Heinrich Böll Foundation | 16 December 2020
EU-China comprehensive agreement on investment: A scoping study
– Executive Summary
Currently, the European Union (EU) and China are in talks aiming to conclude a new EU-China Comprehensive Agreement on Investment (CAI). The new agreement is intended to replace 26 existing bilateral investment treaties (BITs) between the EU member states and China and create new treaty obligations for Ireland, harmonise EU investment policy vis-à-vis China, and significantly widen the scope of investment protection. The CAI will differ significantly from existing agreements with China, covering a broader range of areas than current member state BITs and containing more detailed provisions throughout. A leaked draft of the negotiating text of the CAI indicates that the agreement would liberalise market access – an area not covered by existing treaties. Unlike existing member state investment treaties with China, it would also contain detailed chapters aimed at disciplin- ing the state parties on issues of domestic regulation of an investor’s entry into and opera- tion within the host state, financial services, and subsidies. It may also contain provisions on sustainable development and make use of the EU’s new Investment Court System (ICS), though there is still strong disagreement between the parties regarding these chapters.
China’s economic power, systemic importance, and political specificity make it different from other EU trade and investment partners, and require a more cautious approach than the CAI currently offers. It is a country whose unique system does not allow for a neat distinction between private business and the state, and which obliges private companies to cooperate with the state. It is a country with an ambitious industrial policy that aims at occupying a dominant position in the technology sector, and that has been willing to allow the forced transfer of intellectual property as a means of attaining it. And it is a country whose actions – with respect to the Uyghur minority population, the protests in Hong Kong, and mass surveillance practices – have raised serious human rights concerns, both with regard to the actions of the Chinese government as well as the actions of EU companies operating in China.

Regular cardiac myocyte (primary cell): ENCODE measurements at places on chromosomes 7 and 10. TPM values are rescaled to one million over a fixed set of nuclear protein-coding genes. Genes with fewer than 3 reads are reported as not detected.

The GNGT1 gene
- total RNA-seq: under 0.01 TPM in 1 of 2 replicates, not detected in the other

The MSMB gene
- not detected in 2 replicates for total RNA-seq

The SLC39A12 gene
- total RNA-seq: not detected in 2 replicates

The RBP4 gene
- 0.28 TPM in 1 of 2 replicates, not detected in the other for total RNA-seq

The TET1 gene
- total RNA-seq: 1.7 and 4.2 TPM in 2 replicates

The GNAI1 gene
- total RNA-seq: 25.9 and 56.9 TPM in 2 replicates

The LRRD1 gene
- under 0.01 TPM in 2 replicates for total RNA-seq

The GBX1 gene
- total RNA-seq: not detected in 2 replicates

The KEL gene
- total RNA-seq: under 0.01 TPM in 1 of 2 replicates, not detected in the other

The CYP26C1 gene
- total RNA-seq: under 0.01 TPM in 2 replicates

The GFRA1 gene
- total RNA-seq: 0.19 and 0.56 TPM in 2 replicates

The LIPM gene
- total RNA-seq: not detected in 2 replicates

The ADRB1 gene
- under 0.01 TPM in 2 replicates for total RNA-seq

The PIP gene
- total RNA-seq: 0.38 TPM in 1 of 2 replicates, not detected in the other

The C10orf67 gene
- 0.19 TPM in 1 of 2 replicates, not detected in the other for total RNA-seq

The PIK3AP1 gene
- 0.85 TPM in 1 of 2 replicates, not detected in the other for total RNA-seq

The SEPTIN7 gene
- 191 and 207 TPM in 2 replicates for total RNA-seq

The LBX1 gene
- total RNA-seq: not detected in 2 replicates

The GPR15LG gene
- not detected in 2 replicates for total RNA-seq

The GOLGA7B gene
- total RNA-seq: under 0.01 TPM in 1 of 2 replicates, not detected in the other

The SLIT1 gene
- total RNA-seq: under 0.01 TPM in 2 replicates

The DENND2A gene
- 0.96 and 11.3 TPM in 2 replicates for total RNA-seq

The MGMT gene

Thus far, most discussion of the agreement in the EU has focused on the «offensive» oppor- tunities that the CAI represents for European investors, in particular in terms of the poten- tial gains regarding market access and eliminating performance requirements. Much less attention has been paid to «defensive» aspects of the CAI and the potential risks of the agreement for the EU and for EU businesses operating overseas, as well as the potential risks for the populations of both the EU and China.
This scoping study sets out some of the most important concerns regarding the EU’s defen- sive interests with respect to the CAI, given the information currently available. It aims to draw attention to some of the issues that civil society groups should watch carefully upon the completion and release of the draft agreement, and to highlight the missed opportuni- ties by EU negotiators in terms of strengthening the environmental, labour, and human rights credentials of EU investment policy. The issue areas that it highlights are divided into four substantive sections.